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Article

Nostalgia and the ‘New Visibility’ of Religion

Division of Arts and Humanities, University of Kent, Cornwallis North West, Canterbury CT2 7NF, UK
Religions 2020, 11(5), 267; https://doi.org/10.3390/rel11050267
Received: 20 April 2020 / Revised: 8 May 2020 / Accepted: 21 May 2020 / Published: 25 May 2020
(This article belongs to the Special Issue The New Visibility of Religion and Its Impact)
This article examines the role that religion plays in a sample of the lives and career journeys of eight academic staff or alumni at a British university. Using the ‘Nostalgia Interviews with Chris Deacy’ podcast as source material, the aim is to look at the intersection between traditional and implicit conceptualisations of religion, that arise in the course of interviews that the author has undertaken, with a view to shedding light on what this says about the role that religion plays when people reminisce about their past, how this relates to contemporary religious experience for them, and whether this might be identified as an example of the ‘new visibility’ of religion. It will conclude that the way we understand the location and parameters of religion in the contemporary world needs to be re-orientated and re-framed, in the light of the presence of those less formal and structured forms of religion, which often overlap with formal religious practices, but are often articulated without reference to it. View Full-Text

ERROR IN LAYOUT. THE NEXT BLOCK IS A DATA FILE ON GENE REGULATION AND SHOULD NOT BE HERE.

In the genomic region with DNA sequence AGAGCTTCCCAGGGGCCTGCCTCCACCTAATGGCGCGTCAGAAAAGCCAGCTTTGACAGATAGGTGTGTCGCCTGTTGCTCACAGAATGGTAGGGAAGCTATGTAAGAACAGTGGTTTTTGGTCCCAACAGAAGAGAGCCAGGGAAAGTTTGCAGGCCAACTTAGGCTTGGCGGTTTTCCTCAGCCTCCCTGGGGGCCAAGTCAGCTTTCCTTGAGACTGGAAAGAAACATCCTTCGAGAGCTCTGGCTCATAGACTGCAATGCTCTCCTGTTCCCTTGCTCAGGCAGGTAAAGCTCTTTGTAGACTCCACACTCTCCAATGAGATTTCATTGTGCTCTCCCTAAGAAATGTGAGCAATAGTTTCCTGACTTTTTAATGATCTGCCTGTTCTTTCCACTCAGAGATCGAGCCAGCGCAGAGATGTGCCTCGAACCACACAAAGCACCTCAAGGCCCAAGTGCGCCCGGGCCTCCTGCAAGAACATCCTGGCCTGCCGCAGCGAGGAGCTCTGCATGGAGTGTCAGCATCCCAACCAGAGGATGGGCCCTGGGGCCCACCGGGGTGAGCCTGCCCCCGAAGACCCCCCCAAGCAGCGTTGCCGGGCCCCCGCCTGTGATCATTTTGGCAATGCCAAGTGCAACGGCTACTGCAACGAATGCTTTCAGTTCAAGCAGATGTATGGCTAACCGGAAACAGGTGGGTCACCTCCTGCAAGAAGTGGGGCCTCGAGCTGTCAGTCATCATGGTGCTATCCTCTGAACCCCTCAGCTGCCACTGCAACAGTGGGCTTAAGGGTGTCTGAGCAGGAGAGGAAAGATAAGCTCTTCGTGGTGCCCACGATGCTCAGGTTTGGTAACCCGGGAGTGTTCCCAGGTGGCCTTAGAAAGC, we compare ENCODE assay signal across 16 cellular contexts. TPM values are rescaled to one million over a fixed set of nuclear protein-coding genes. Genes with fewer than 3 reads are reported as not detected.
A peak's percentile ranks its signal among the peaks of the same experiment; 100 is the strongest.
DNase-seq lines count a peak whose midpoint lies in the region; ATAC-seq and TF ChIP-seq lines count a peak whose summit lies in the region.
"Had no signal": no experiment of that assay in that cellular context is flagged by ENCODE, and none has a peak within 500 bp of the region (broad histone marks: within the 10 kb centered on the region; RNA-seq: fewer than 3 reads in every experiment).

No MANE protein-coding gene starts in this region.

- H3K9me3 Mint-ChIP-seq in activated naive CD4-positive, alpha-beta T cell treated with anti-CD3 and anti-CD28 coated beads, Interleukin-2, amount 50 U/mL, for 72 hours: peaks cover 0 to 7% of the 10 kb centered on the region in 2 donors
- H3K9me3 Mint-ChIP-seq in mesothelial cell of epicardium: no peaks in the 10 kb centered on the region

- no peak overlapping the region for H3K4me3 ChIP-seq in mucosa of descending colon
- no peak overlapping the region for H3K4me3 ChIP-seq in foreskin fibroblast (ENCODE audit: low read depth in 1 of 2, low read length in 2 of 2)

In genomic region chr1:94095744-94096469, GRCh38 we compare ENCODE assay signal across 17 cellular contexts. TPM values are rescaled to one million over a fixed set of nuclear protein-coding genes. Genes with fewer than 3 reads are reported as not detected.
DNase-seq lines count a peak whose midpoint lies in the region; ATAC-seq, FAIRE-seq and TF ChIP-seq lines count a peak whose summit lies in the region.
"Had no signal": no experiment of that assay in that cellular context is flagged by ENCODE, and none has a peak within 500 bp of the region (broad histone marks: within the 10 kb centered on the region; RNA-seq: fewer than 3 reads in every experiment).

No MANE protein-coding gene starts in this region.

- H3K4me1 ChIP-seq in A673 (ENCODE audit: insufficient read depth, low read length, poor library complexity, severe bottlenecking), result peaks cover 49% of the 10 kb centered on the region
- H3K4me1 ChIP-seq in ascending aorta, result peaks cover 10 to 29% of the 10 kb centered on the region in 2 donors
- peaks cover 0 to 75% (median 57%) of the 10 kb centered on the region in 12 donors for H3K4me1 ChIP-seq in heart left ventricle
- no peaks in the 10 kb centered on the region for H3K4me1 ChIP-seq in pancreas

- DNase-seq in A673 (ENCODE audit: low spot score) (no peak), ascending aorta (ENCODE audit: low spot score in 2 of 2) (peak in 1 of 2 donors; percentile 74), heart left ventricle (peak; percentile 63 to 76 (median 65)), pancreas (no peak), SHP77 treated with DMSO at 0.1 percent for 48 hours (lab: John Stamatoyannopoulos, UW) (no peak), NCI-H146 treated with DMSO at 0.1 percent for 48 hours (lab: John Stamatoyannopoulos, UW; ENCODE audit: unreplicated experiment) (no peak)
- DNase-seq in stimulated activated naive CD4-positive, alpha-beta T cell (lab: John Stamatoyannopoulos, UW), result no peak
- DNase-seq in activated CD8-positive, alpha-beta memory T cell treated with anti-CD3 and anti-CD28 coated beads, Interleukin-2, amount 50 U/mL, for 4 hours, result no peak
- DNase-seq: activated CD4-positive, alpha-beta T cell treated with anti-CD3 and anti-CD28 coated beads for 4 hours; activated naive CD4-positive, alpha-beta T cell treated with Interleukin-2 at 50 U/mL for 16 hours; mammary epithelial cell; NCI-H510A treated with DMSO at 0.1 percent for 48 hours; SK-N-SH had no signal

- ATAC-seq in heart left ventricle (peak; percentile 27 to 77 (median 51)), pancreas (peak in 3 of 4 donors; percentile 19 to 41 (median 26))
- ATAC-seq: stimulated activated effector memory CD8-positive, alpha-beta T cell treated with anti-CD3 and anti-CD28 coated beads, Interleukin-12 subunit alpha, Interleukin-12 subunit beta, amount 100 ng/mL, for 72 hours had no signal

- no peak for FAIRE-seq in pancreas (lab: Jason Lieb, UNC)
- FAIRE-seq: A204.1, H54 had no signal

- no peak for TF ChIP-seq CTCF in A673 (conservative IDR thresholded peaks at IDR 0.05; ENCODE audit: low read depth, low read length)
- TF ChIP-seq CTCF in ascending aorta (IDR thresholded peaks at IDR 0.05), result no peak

Keywords: explicit religion; Implicit Religion; nostalgia; podcast; commitments; secular explicit religion; Implicit Religion; nostalgia; podcast; commitments; secular
MDPI and ACS Style

Deacy, C. Nostalgia and the ‘New Visibility’ of Religion. Religions 2020, 11, 267. https://doi.org/10.3390/rel11050267

AMA Style

Deacy C. Nostalgia and the ‘New Visibility’ of Religion. Religions. 2020; 11(5):267. https://doi.org/10.3390/rel11050267

Chicago/Turabian Style

Deacy, Christopher. 2020. "Nostalgia and the ‘New Visibility’ of Religion" Religions 11, no. 5: 267. https://doi.org/10.3390/rel11050267

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